Course description for American Nature Writing, Guilford College, Spring 2019:
“Autumn teaches us that fruition is also death; that ripeness is a form of decay.” So writes Gretel Ehrlich in one of the essays collected in The Solace of Open Spaces. The basic premise of her statement lies wedged in its first two words: “Autumn teaches.” It suggests that the natural world, perhaps peeled back for us through the carvings of observation and language intent on discovery, has things to show us, lessons by which we can learn. And while it has become abundantly clear in the past few years that many who lead nations in our world have been studiously deaf to the obvious messages of a natural world groaning in travail, this does not release us from the responsibility of re-learning how to listen to the spirit and teaching of nature. This course employs a number of guides—from Native American traditions to nineteenth-century transcendentalists to contemporary writers—whose words aim to assist in the recovery of a lost sensibility, a capacity to observe attentively those meanings lodged in the cycling processes and startling or ordinary occurrences of the natural world.
American Nature Writing surveys a range of creative non-fiction prose and poetry from the nineteenth century to the present written with the express intent of exploring the relationship between human beings and the natural world. Because this is both a course in literature and religion, we will look carefully at the ways in which Americans have viewed their encounters with nature as particularly evocative of the spiritual, as revelatory of that which they consider the divine.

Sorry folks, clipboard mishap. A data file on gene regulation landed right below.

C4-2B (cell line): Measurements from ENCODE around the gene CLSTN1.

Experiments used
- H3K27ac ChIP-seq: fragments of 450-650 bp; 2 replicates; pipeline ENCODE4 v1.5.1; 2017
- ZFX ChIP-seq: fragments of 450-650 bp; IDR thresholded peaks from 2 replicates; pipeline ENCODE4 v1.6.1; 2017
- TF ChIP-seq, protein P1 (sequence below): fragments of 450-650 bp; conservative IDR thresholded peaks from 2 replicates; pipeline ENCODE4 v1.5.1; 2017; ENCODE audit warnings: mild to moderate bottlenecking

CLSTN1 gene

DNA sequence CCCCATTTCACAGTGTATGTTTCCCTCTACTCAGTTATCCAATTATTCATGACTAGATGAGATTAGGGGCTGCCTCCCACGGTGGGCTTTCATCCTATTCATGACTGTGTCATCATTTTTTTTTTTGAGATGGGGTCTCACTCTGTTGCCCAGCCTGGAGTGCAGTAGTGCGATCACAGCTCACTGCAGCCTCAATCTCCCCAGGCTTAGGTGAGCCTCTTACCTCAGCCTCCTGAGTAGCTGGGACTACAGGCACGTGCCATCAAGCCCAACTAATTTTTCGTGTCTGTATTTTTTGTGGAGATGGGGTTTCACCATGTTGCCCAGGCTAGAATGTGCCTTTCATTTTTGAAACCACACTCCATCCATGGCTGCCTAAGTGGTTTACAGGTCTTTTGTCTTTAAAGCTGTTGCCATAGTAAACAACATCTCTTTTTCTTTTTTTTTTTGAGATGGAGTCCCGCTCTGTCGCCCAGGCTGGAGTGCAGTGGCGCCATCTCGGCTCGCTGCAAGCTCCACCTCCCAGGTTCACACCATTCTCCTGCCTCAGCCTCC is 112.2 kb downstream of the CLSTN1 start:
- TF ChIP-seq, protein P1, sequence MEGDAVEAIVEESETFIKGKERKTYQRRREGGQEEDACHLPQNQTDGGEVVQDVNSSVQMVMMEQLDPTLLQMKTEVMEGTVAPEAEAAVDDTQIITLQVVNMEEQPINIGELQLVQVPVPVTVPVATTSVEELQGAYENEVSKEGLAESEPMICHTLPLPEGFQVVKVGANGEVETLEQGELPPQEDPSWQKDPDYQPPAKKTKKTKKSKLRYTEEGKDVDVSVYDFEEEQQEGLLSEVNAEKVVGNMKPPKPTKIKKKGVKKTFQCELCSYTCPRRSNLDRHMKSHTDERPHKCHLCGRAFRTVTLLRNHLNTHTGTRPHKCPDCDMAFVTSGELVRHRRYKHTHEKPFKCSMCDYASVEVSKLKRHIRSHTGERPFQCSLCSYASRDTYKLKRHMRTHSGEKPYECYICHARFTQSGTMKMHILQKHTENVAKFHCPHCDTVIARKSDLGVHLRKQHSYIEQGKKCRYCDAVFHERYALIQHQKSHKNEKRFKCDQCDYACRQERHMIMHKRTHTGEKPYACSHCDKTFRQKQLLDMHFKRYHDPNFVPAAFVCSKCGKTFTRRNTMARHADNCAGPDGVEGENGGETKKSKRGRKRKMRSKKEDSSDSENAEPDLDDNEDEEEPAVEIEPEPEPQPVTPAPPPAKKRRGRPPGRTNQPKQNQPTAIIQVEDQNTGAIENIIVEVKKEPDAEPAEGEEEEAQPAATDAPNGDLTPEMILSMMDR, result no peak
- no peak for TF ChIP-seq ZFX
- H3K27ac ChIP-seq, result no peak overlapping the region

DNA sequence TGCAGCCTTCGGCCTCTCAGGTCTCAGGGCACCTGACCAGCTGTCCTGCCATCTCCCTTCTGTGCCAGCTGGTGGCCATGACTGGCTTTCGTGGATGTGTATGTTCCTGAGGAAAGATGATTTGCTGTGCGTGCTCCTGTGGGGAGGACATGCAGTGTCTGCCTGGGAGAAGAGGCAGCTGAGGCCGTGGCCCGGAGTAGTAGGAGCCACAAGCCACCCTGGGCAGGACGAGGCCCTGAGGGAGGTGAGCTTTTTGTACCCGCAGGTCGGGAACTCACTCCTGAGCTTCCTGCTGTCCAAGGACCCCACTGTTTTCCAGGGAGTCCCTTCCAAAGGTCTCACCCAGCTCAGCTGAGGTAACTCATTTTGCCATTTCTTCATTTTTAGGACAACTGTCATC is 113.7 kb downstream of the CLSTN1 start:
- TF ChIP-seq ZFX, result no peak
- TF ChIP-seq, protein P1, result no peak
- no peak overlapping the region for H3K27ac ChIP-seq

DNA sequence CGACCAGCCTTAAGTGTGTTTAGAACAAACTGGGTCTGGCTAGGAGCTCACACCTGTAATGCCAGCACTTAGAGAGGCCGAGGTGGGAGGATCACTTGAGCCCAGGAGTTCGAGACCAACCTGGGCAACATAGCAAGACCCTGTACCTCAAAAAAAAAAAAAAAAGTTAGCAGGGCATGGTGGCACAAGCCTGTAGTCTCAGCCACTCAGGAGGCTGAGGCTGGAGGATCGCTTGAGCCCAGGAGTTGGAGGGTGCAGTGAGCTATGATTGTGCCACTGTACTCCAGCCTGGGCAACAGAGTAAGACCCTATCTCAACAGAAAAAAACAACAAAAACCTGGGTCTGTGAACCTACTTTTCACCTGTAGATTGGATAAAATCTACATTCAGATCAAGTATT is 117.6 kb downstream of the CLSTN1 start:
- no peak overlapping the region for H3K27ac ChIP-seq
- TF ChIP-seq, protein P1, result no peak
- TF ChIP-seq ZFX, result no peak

Like the anthology we will read edited by David Barnhill, the original creator of this course here at Guilford College, the course will focus on the centrality of place as a concept in writing about and living rightly with the natural world; we will continuously return to the idea that living in and coming to understand deeply the ecology of a particular locale places human beings into a fuller relationship with the natural environment. We live in a culture that often values portability—think of books, the I-Pad, the smart phones, cloud computing, the Internet—well above the stability and particularity of place. Cultures that evolved before the advent of writing and reading (what David Abram calls “pre-alphabetic” cultures in his book, The Spell of the Sensuous) tended to develop profound relationships with special, sacred places and were no longer able to comprehend their world when separated from these particular sites. Contemporary American culture values the peripatetic, the mobile, the displaced. This course raises a counter-cry against the idea that we should over-value the rootless and the wandering because in order to appreciate profoundly the ecology of our world, we have to stay in place long enough to see the results of our actions out to the seventh generation. The readings and assignments for the course have been designed to make students pay attention to, to inhabit, the particulars of distinct place.